Networking Saves the Game. Literally.

When I speak to groups about networking, one of the first things I mention is that it is not a “get rich quick” type of activity.  You can’t start one day and then all of a sudden have a solid network 30 days later.

It takes time to develop relationships and to get to know people in a manner that creates a connection with value.  A shining example happened to me recently.

The US Men’s national soccer team is working to qualify for the 2018 World Cup and are at risk of not making it.  They had an incredible recent performance under their new coach (that I missed) and they had another match last night that I really wanted to watch.

The problem was that it wasn’t on a network that I have at home, but up until 4 hours before game time I assumed I did (I’m not going to get into the “why you shouldn’t assume” topic – that is a whole different blog).  Since I really wanted to see this game, I started frantically seeking solutions.

Couldn’t go to a bar.  Have kids and they would be in bed and too young to leave at home.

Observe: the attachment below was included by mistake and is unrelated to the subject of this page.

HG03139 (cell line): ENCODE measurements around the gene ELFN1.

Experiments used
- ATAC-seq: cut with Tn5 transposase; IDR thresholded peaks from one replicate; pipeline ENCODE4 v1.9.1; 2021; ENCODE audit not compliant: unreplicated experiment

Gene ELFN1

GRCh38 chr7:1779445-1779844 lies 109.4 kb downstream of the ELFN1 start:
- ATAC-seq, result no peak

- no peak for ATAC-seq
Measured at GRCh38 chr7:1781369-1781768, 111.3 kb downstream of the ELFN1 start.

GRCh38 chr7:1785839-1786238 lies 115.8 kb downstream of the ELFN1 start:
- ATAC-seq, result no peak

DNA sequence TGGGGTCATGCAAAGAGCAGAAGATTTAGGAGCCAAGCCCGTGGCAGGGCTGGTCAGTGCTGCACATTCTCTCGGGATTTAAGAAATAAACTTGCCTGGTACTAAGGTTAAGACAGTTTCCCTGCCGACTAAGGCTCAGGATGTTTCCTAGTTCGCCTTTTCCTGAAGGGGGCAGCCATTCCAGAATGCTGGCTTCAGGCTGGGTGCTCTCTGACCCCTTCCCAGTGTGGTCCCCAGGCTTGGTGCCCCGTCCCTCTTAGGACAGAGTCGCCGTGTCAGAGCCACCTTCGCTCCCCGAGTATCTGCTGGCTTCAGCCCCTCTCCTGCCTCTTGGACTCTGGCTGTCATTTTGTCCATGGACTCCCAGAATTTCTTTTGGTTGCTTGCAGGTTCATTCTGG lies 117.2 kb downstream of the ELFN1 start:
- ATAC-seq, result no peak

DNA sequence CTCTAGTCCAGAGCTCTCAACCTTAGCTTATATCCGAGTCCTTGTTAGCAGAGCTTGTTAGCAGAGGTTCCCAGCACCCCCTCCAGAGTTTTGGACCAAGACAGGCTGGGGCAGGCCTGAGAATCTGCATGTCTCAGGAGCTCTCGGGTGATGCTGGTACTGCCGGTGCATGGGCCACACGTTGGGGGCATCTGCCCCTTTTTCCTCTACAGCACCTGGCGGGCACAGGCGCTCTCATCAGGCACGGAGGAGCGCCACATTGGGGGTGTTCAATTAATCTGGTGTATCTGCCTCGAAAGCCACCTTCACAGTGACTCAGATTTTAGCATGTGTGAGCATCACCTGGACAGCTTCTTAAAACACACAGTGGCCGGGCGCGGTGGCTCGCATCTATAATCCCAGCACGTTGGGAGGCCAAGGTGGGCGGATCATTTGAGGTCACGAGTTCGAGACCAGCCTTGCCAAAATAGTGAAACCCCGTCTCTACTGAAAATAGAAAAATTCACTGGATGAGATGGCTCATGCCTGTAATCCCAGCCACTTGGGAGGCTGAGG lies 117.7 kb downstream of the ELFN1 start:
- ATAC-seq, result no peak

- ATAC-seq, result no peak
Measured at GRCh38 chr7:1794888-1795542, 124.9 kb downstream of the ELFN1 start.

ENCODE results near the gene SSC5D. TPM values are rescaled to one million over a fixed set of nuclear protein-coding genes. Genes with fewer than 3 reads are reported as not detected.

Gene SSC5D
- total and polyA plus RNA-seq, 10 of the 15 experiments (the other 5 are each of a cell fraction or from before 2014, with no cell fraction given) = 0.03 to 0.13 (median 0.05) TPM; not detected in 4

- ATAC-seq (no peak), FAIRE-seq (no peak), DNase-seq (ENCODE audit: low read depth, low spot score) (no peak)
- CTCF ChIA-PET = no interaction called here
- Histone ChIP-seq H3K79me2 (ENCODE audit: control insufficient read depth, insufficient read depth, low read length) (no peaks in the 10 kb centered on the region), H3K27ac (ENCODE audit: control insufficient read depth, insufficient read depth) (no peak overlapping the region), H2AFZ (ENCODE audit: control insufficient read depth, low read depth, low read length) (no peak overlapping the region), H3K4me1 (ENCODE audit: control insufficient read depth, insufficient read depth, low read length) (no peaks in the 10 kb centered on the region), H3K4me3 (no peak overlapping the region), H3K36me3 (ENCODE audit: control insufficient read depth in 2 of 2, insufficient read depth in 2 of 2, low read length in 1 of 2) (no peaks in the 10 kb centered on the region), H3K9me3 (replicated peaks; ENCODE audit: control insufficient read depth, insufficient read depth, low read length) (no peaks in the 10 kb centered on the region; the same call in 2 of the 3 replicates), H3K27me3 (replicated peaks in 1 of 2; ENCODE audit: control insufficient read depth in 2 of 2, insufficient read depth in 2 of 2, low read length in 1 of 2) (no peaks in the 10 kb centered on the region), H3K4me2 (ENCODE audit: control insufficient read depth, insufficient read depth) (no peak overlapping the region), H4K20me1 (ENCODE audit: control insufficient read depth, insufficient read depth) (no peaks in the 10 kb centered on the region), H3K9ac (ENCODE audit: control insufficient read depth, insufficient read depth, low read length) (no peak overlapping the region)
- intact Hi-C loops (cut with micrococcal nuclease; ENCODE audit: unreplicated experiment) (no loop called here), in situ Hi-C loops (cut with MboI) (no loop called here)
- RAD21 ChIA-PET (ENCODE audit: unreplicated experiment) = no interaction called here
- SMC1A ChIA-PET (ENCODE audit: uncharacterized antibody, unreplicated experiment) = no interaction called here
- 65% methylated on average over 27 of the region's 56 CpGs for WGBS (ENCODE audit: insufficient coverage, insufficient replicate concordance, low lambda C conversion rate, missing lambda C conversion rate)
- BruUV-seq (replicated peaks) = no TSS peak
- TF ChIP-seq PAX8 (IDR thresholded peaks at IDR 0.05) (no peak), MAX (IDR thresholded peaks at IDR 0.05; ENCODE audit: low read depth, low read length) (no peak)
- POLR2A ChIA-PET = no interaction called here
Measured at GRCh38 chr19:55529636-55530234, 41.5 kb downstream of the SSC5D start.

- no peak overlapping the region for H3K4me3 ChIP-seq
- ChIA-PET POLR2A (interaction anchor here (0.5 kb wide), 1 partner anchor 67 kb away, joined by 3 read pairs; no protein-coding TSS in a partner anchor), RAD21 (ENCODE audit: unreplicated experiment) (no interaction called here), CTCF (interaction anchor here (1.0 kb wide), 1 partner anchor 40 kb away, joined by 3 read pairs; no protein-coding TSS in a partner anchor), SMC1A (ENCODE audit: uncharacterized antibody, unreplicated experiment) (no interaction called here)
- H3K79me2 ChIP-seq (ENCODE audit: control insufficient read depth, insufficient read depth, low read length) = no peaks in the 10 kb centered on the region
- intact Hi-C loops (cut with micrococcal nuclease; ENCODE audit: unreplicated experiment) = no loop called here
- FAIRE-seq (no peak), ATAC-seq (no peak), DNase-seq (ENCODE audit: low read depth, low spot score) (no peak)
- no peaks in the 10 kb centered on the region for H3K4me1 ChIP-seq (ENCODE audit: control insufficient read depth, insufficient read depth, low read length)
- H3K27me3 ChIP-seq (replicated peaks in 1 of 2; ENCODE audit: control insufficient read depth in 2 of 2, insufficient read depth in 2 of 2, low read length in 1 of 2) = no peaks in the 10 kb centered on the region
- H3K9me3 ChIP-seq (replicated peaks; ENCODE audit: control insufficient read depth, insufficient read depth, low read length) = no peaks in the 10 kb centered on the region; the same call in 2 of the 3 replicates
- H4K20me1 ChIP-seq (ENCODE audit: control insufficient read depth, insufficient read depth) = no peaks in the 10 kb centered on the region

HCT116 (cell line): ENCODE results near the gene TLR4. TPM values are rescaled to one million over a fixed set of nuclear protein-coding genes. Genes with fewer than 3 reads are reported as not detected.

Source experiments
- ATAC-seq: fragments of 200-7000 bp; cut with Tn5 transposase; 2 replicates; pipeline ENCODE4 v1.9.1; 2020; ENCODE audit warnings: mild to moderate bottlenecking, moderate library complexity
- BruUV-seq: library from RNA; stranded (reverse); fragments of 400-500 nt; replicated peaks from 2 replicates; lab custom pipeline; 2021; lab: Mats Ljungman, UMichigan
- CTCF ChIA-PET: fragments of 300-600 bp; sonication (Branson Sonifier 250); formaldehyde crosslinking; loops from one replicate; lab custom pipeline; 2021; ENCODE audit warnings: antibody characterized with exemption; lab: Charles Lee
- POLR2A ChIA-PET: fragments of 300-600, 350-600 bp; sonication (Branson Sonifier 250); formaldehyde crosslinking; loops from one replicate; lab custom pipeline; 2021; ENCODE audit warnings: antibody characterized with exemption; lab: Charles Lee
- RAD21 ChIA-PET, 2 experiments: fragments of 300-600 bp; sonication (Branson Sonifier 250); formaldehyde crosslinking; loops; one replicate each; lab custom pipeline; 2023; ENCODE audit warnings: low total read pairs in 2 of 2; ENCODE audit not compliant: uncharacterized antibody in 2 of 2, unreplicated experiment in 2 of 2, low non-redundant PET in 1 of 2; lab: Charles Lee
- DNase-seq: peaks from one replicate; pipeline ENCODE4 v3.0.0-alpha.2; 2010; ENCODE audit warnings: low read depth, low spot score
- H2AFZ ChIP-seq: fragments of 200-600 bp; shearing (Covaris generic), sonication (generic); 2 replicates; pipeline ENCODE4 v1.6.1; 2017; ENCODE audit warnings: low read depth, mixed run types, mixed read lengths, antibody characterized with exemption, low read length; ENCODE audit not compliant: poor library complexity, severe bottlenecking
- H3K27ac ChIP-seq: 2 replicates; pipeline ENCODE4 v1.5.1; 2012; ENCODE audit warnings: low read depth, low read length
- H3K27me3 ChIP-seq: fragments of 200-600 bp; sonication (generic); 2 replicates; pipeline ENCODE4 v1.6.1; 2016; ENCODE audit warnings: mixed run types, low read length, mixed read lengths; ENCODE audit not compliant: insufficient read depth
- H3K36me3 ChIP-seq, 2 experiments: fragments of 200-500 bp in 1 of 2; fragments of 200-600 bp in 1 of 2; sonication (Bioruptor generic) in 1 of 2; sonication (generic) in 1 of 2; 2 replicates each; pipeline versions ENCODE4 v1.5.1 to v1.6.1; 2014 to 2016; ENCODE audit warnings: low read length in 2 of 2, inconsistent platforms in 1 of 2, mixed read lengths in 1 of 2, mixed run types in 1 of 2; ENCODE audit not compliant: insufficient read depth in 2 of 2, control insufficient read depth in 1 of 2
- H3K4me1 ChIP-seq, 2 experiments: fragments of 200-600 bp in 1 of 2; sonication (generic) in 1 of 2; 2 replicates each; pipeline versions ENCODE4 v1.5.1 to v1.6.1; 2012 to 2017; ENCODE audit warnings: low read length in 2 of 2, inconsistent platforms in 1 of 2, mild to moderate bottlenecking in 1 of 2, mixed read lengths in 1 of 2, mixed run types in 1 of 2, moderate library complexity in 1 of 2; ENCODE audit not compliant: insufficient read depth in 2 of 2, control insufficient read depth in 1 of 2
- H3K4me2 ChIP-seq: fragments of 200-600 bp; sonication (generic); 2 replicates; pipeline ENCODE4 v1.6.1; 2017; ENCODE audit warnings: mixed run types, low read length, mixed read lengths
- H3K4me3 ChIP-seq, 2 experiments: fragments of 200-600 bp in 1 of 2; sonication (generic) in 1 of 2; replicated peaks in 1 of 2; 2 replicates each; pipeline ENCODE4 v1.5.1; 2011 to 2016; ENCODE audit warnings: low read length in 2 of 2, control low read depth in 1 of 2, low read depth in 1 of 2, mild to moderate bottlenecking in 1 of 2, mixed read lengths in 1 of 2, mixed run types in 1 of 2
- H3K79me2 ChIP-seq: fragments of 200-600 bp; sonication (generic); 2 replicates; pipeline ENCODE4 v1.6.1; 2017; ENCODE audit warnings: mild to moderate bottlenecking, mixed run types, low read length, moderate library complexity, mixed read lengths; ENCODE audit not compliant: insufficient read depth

My wife also wanted to watch which further disqualified the bar idea.

So I had to find a solution at home.   Our cable provider claimed to have streaming video to laptops if you simply logged in to your account .  After an hour of following their instructions AND calling tech support, who also couldn’t get the specific channel to work on his mobile device, I was out of luck and very frustrated.

Not only frustrated that I just wasted an hour because a company couldn’t follow through on their promises to a customer, but also frustrated that the Big10 Network was replaying their gymnastics championship from a month ago at the same time as this game when I can’t find our national team working to qualify for the largest sporting event in the world.

That is no dig on gymnastics, I ‘m just saying that this was a pretty big game and shouldn’t it be televised?

Crushed and dismayed, I vented my frustration on social media.  A long-time friend with whom I share several interests reached out to me and provided a different resource I had never heard of.

Within minutes I was watching the game that I thought I was destined to miss.

My point is this: the networks we establish as we get to know people come to our aid in part because they can, but also in part because they care enough to help.  They know us well enough to care.

That doesn’t happen over night or in 30 days.  It takes time which is why not networking can be as much of a challenge as the actual networking itself.

The story above was only a soccer game. If we don’t take time to do it now, where will we be when we need it the most?

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